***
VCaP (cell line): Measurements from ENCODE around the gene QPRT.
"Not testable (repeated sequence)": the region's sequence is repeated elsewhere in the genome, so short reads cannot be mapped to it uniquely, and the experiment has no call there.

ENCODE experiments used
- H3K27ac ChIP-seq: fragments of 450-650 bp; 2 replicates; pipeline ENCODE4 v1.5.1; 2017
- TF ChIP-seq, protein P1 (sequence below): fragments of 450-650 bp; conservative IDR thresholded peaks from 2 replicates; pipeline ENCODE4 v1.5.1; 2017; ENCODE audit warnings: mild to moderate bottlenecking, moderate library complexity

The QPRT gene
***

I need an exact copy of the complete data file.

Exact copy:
VCaP (cell line): Measurements from ENCODE around the gene QPRT.
"Not testable (repeated sequence)": the region's sequence is repeated elsewhere in the genome, so short reads cannot be mapped to it uniquely, and the experiment has no call there.

ENCODE experiments used
- H3K27ac ChIP-seq: fragments of 450-650 bp; 2 replicates; pipeline ENCODE4 v1.5.1; 2017
- TF ChIP-seq, protein P1 (sequence below): fragments of 450-650 bp; conservative IDR thresholded peaks from 2 replicates; pipeline ENCODE4 v1.5.1; 2017; ENCODE audit warnings: mild to moderate bottlenecking, moderate library complexity

The QPRT gene